|Publication number||US6486392 B1|
|Application number||US 08/732,987|
|Publication date||Nov 26, 2002|
|Filing date||Oct 16, 1996|
|Priority date||Oct 16, 1996|
|Publication number||08732987, 732987, US 6486392 B1, US 6486392B1, US-B1-6486392, US6486392 B1, US6486392B1|
|Inventors||John E. Samaras, Lewis M. Fraas|
|Original Assignee||Jx Crystals Inc.|
|Export Citation||BiBTeX, EndNote, RefMan|
|Patent Citations (19), Non-Patent Citations (2), Referenced by (9), Classifications (5), Legal Events (5)|
|External Links: USPTO, USPTO Assignment, Espacenet|
The present invention relates to thermophotovoltaic (TPV) power generators for converting fuel to electricity using a minimum number of moving parts.
High efficiency conversion of fuel energy into electrical energy using TPV cells requires burner configurations designed specifically for TPV generation. Those designs incorporate heat exchangers, cell receiver cooling systems, infrared filters, mirrors and windows for spectral control, and special high temperature ceramic emitters. Existing units for TPV generation include high efficiency stand-alone TPV generators and appliances having configurations specifically matched to the TPV generator designs. Those units are too restrictive for immediate practical appliance retrofit applications. In typical high efficiency designs, a regenerator is required to preheat the combustion air (recovering heat from the exhaust) and to boost flame temperatures. That requirement complicates the fuel/air mixing and mandates higher pressures for the combustion gases. To obtain higher efficiencies, the TPV cell cooling system must be closely coupled to the burner/emitter/receiver combination. To meet that requirement, appliances must be inherently modified, leading to complicated designs of appliances such that existing appliances cannot be used directly. Needs exist for practical TPV power generating units that are compatible for use with existing appliances.
Existing appliance burner designs are inappropriate for adapting directly to TPV generation even at lower efficiencies. Existing appliances operate at much lower temperatures, with radiative emissions kept low to simplify burner material selection. To retrofit appliances for TPV, the entire burner unit must be replaced by new units specifically designed to attain the required high temperatures. Needs exist for universal TPV generator inserts for use in appliances which do not require modification of the appliances nor complex, complicated designs.
The present invention is a TPV generator insert for retrofitting appliances. The original burners of existing appliances are replaced by the present TPV generator inserts, thus upgrading the appliances into either cogeneration or self-powered units. Examples of appliances which may be retrofitted using the present invention include all appliances requiring hydrocarbon burner assemblies, such as residential, industrial, or commercial equipment. Those appliances include but are not limited to forced air and hydronic space heaters, water heaters, (ammonia) absorption cycle coolers, refrigerators and air conditioning systems. Immediate applications for the present invention range from simple units with several watts of electric output for ignition and controls to several hundred watt self-powered appliances requiring electrical power for fans or pumps. Self-powered units requiring at minimum a small battery for electric storage may be used for automatic controls during times when there is no TPV output. Cogeneration units are typically tied into a system including a battery storage bank, charge controller, or the like, and draw power from the system to operate their automatic controls.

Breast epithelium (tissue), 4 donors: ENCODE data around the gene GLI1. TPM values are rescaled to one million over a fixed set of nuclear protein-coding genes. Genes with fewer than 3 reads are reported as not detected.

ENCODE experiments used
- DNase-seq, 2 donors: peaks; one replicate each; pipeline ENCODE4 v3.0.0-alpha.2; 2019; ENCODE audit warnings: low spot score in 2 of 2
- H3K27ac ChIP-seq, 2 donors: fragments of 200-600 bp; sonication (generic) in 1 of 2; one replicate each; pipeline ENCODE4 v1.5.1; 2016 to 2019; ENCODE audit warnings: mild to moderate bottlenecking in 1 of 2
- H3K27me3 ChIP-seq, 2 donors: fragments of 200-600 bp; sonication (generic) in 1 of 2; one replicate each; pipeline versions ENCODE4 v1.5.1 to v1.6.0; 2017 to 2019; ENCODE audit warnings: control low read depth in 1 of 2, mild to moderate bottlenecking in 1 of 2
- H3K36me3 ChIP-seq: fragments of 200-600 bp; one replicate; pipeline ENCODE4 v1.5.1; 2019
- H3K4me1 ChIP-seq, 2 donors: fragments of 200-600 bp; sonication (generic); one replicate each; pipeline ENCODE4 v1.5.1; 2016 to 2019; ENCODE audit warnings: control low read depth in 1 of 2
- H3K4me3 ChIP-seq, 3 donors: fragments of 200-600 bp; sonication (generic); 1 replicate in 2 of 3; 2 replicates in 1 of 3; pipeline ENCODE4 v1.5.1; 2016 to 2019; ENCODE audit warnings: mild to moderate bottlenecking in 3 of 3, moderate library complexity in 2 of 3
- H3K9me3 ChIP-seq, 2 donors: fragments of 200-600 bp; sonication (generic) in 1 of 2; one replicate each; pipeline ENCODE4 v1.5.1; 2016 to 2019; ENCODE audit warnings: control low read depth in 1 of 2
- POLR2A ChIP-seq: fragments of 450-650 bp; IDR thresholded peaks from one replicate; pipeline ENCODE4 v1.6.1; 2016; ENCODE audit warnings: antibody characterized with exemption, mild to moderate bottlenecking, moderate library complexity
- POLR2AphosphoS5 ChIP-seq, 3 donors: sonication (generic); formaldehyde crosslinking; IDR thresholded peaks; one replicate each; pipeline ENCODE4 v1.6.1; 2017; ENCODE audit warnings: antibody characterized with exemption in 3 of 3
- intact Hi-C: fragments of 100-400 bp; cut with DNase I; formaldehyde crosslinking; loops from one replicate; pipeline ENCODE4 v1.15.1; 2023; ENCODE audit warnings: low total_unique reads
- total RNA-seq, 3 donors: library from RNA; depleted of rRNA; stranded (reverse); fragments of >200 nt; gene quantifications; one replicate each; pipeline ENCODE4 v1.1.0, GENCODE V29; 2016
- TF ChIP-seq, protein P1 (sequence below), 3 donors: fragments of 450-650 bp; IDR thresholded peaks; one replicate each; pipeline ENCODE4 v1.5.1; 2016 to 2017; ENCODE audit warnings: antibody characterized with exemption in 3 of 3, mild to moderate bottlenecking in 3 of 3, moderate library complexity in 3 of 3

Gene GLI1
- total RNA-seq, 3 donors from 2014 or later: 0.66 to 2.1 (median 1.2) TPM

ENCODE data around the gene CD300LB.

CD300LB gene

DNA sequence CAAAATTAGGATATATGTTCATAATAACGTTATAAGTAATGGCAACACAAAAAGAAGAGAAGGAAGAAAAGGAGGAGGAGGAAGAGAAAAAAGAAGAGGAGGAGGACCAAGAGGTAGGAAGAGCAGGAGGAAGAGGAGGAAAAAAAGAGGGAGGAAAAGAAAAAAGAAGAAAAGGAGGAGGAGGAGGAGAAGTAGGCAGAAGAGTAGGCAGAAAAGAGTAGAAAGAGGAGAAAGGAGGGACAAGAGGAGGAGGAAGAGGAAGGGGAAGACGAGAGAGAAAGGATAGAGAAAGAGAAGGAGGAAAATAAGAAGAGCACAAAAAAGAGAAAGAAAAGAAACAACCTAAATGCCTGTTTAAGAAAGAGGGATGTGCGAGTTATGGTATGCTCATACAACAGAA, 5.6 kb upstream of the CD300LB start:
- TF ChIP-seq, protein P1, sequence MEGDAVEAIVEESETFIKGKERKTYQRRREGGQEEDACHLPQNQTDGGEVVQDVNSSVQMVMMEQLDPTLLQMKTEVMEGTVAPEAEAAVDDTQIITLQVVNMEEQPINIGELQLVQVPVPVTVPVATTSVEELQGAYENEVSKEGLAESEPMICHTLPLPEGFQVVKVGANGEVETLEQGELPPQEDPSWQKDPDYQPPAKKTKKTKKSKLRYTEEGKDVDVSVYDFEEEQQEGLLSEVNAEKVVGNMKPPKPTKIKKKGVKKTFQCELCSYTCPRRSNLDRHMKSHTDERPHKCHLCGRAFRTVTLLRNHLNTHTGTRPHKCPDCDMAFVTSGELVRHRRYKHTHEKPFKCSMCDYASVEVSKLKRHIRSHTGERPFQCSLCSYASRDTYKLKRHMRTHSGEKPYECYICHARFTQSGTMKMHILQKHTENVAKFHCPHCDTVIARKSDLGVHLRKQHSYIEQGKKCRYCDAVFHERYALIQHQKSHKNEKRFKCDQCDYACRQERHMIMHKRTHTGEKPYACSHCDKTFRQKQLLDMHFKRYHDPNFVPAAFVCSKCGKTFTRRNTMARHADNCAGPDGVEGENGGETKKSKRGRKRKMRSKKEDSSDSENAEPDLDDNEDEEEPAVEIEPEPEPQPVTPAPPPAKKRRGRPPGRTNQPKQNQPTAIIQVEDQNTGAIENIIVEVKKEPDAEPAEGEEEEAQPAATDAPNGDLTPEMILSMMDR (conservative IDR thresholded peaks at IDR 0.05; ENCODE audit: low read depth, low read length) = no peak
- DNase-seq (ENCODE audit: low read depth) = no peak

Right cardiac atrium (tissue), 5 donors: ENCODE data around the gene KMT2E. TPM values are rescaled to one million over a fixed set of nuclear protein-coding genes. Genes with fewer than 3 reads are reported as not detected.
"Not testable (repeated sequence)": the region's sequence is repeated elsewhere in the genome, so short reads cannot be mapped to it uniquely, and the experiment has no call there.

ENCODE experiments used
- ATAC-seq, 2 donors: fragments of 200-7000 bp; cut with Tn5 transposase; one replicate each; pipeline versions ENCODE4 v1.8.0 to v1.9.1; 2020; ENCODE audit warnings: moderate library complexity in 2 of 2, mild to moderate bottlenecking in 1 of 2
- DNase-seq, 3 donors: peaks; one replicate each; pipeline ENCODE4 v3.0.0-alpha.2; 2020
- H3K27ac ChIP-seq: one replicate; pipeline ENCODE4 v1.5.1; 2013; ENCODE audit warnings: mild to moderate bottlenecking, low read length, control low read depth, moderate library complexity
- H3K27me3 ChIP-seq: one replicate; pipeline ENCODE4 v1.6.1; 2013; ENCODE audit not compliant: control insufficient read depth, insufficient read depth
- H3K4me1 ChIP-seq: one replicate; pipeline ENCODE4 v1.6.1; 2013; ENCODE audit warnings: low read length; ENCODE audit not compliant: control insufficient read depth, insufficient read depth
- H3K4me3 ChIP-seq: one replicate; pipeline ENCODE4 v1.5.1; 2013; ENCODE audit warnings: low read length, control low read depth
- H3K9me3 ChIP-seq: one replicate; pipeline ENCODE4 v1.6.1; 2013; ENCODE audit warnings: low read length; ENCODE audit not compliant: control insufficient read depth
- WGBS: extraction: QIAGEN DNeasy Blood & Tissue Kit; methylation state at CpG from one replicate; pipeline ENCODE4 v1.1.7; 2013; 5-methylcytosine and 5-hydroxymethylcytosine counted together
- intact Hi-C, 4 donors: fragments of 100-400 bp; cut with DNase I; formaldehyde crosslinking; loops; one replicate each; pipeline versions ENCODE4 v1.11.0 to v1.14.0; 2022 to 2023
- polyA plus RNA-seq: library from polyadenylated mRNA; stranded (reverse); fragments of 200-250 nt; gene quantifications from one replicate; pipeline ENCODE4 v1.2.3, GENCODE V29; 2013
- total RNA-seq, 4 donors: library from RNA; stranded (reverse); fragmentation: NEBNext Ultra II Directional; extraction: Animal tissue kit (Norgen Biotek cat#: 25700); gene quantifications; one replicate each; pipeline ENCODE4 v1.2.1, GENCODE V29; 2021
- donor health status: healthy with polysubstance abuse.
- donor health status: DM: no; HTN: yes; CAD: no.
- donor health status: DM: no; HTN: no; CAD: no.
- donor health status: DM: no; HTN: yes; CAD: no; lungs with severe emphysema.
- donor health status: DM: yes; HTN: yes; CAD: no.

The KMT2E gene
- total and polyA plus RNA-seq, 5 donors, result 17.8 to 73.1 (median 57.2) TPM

Hydrocarbon fired appliances are prevalent throughout our society. In many cases those appliances are capable of generating commercially attractive electrical power outputs or sufficient electric power to render an appliance independent from frequent and unpredictable electric power outages. A hydrocarbon fired appliance retrofitted with the present TPV burner insert not only provides the appliance's primary function, such as water heating, space heating or cooling, but also provides surplus electrical power generation as a cogenerator or independent electrical power generation as a self-powered appliance.
The present TPV burner insert is capable of retrofitting any existing hydrocarbon burner-based appliance. High electrical efficiency is not a concern, as fuel to electric conversion efficiency is less important for appliances to be converted into cogeneration or self-powered units. That lack of importance results from the higher grade “waste” heat, which is the primary heat source for the appliance's operation. The total efficiency (combined electric and appliance output) is more important from a practical standpoint. By making the TPV cell cooling integral to the standard burner insert, near independence from existing appliance designs is achieved. The standard design of the present TPV burner insert is independent of the appliance to be retrofitted other than the general shape and size. Those dimensions are modified as appropriate. In the present insert, only adapters must be specific to any particular appliance. Those adapters generally include simple sheet metal and plates to mount the insert at an appropriate location in the appliance.